Foreign Policy Blogs

Obama skirts Pakistan-terrorism question

Even as President Obama hosts the Indian Prime Minister at the State Dinner tonight, the joint press meet during the day sent conflicting signals about the future of Indo-US relations. In spite of being asked directly if the US would put pressure on Pakistan to act against terrorist operating from its territory, President Obama talked ambiguously about Pakistan’s role in the security of the region. His answer seemed aimed at not annoying and appeasing the Pakistani army, than recognizing that Pakistan had not done enough about terrorists operating from within their borders. Saying that he had seen some progress in SWAT valley and South Wazaristan Obama added, “So my hope is that over time what we’re going to see is further clarity and further cooperation between all the parties and all peoples of good will in the region to eradicate terrorist activity, to eradicate the kind of violent extremism that we’ve seen.”

What is more distressing is that Prime Minister Singh was equally ambiguous and said, “the president and myself had a very useful and productive exchange of views relating to security, peace and counterterrorism in our regions. I’m very satisfied with the outcome of my discussion with President Obama.” It signals to me that either India has lost hope about US support in fighting terrorists that attack Indian soil, or other matters like the nuclear deal are considered more important. I don’t know what happened behind closed doors, but it does not look like India was assertive enough. If India wants a strong equal relationship with the US, it needs to be more assertive of its needs. Right now it looks like the US  dictates how the relationship proceeds. Economic and nuclear ties can only bind the two nations for so long. The Indian government needs to step up and act more like the global player it wants to be.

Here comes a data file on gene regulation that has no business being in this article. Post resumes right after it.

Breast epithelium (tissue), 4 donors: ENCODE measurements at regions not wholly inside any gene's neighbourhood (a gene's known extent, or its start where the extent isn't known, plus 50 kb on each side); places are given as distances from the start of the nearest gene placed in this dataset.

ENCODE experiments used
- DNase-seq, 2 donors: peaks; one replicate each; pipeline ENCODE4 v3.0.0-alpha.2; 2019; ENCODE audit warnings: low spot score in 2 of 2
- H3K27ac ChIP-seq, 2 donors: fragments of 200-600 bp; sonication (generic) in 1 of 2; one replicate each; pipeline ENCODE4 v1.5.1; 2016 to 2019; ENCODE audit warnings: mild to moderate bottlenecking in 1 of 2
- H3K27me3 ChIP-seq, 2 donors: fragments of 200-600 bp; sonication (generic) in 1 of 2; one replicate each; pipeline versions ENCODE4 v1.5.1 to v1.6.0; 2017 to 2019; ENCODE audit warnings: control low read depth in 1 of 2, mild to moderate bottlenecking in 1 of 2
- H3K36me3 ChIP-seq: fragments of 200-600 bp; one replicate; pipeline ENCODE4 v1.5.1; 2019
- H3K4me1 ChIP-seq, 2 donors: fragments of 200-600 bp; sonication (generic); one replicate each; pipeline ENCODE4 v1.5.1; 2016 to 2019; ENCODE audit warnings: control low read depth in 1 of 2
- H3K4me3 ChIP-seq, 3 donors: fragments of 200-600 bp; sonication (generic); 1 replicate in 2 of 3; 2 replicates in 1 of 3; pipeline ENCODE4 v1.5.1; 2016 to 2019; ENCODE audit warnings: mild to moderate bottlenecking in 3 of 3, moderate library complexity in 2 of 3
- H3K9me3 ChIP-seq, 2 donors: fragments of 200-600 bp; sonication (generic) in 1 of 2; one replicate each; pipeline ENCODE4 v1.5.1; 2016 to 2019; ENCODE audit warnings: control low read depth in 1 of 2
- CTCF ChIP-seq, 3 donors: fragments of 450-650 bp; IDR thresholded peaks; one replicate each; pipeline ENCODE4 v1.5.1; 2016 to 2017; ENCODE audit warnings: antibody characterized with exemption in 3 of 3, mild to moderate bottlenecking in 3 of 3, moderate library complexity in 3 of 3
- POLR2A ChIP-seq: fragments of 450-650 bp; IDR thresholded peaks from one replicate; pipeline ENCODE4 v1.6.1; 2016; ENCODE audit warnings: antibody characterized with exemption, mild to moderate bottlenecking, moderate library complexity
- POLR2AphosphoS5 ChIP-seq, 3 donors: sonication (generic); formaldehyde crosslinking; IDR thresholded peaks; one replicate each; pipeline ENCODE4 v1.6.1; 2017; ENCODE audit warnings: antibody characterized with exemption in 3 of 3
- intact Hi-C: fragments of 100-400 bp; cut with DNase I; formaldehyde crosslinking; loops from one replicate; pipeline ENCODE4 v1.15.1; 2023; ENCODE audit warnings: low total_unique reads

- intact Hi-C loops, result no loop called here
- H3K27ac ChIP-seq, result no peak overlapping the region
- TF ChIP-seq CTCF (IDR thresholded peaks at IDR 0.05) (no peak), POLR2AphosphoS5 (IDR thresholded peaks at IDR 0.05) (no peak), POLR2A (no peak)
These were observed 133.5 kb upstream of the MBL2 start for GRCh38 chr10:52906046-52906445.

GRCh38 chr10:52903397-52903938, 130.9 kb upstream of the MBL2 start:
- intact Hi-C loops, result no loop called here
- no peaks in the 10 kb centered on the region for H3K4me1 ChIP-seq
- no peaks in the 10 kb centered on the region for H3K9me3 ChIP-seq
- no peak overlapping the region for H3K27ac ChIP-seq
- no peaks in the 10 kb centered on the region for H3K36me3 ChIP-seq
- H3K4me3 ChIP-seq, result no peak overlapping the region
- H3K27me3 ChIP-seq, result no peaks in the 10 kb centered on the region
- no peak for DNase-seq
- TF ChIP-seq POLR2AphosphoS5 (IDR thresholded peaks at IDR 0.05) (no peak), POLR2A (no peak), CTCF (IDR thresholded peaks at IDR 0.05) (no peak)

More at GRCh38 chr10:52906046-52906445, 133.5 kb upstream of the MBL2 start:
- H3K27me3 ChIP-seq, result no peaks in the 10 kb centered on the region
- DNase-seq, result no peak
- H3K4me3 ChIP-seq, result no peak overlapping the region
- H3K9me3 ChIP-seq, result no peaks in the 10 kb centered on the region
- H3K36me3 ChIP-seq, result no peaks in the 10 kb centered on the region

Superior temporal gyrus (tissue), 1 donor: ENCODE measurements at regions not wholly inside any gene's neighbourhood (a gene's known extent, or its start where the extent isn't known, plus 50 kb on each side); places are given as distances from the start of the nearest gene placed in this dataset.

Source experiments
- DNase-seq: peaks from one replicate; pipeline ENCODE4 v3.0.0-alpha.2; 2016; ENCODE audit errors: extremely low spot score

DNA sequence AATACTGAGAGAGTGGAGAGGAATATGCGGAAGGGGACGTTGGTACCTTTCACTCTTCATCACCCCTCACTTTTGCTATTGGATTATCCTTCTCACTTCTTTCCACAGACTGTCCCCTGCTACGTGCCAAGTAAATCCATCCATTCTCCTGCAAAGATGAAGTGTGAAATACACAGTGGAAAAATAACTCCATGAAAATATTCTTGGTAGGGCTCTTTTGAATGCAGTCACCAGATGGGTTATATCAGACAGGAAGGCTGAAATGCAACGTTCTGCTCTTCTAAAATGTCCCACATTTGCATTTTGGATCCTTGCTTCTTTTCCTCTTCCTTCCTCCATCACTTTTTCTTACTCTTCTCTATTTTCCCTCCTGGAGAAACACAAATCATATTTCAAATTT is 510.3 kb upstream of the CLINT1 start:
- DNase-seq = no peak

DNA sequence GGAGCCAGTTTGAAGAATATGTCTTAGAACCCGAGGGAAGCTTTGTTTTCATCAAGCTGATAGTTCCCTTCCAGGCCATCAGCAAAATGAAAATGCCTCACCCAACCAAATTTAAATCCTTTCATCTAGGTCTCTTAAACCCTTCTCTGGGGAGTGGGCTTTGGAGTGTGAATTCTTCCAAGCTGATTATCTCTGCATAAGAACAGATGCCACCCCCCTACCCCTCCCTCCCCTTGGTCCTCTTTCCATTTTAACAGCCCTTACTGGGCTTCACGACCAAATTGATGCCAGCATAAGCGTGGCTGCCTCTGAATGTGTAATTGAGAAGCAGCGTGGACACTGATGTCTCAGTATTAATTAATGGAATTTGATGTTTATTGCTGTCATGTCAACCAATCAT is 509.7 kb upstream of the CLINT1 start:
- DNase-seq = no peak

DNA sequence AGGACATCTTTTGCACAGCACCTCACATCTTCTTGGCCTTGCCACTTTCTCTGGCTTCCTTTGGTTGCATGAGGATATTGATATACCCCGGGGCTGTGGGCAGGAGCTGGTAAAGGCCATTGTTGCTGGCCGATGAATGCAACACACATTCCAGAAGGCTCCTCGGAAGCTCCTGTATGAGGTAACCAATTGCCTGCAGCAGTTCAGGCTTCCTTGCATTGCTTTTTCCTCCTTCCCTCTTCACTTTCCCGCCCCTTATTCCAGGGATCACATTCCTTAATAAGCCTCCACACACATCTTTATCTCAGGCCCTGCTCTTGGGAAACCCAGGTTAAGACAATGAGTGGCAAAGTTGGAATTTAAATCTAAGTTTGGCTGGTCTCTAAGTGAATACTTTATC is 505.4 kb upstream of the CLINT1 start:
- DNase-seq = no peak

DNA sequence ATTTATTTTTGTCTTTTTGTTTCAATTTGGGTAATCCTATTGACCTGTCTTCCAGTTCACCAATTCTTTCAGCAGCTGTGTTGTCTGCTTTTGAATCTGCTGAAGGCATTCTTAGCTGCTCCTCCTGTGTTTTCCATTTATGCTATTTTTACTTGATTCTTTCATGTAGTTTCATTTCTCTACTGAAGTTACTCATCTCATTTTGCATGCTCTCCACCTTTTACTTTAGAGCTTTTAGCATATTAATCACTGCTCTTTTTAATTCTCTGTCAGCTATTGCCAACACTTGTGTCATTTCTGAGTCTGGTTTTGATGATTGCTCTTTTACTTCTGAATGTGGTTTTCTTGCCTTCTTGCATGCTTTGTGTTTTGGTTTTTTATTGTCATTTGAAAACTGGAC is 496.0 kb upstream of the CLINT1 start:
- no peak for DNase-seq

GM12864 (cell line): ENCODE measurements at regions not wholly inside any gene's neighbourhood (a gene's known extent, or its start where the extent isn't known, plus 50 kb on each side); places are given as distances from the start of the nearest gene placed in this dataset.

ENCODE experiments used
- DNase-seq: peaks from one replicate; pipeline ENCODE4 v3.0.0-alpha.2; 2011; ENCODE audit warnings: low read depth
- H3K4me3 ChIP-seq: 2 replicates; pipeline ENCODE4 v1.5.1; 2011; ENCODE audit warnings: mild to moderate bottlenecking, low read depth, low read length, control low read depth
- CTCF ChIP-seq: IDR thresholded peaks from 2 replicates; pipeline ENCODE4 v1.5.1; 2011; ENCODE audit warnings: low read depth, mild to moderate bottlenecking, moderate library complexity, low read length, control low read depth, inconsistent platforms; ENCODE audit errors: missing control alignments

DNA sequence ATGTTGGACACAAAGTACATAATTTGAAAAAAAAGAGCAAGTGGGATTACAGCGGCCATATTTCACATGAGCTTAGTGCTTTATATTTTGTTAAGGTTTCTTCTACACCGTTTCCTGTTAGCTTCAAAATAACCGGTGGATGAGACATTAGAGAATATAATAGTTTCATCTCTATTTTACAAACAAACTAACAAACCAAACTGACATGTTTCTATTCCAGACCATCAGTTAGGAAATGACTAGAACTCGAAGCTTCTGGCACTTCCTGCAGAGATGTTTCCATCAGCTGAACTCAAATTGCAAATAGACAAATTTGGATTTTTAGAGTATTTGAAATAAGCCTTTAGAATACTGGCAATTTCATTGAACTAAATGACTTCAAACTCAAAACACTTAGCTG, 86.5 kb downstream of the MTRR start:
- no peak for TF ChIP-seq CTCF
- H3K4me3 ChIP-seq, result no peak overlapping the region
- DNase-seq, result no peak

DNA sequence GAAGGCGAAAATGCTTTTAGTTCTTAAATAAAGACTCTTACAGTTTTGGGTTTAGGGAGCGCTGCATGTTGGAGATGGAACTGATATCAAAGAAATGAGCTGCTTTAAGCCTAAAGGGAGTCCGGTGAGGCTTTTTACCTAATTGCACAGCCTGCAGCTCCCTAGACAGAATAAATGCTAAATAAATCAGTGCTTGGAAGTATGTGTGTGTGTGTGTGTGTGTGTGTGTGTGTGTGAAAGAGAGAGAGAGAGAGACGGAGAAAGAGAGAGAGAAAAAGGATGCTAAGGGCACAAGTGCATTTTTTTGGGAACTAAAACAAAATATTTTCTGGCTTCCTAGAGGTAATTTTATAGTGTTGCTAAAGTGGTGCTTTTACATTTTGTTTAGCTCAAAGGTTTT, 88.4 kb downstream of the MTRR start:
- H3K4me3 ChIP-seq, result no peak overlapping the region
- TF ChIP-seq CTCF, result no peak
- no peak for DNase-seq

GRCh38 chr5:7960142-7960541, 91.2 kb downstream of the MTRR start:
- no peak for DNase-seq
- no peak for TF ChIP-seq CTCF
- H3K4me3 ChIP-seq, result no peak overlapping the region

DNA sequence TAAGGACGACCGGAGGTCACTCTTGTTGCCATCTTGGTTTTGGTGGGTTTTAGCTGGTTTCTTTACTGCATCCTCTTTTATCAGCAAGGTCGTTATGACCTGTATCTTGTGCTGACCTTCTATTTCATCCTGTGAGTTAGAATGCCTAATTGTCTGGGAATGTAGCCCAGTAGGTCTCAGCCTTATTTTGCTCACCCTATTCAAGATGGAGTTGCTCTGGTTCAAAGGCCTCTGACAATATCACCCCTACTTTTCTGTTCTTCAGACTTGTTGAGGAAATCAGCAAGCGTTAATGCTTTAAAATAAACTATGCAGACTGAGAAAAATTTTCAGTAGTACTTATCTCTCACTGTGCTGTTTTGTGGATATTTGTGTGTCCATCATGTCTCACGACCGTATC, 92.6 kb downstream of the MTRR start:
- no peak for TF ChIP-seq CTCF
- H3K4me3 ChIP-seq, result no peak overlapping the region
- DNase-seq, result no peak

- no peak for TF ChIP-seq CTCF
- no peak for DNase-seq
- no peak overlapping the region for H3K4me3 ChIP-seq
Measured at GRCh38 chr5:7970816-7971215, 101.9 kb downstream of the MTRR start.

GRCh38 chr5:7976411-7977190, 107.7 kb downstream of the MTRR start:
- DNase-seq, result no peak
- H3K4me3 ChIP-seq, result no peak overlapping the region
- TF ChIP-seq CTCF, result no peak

Other than improving trade links and cooperating on climate change, the statement that mattered was the assurance that the nuclear deal will be operationalized as soon as possible. President Obama said, “I reaffirmed to the prime minister my administration’s commitment to fully implement the U.S.-India civil nuclear agreement, which will increase American exports and create jobs in both countries.” The nuclear deal was a highlight of the changing Indo-US relations, and a personal triumph for Prime Minister Singh. It will bring in much needed fuel for energy production, as also sophisticated technological know-how that India was deprived of for many years.

Immediate strategic interests in the Af-Pak region and financial debt to China might force the Obama administration to neglect India at the moment. But it would be a mistake to squander the long term benefit of having as a friend a vibrant economy that shares US democratic and human right values. Security and peace in India means more trade opportunities for US businesses. Indian efforts in rebuilding Afghanistan means that the US can expect to move out of the country sooner. Recognizing and pressuring Pakistan to eliminate terrorists and their outfits in Pakistan means diminishing the influence of Islamic fundamentalists in a volatile region, the possibility of winning the war against terror.



Manasi Kakatkar-Kulkarni

Manasi Kakatkar-Kulkarni graduated from the University of Maryland’s School of Public Policy. She received her degree in International Security and Economic Policy and interned with the Arms Control Association, Washington, D.C. She is particularly interested in matters of international arms control, nuclear non-proliferation and India’s relations with its neighbors across Asia. She currently works with the US India Political Action Committee (USINPAC).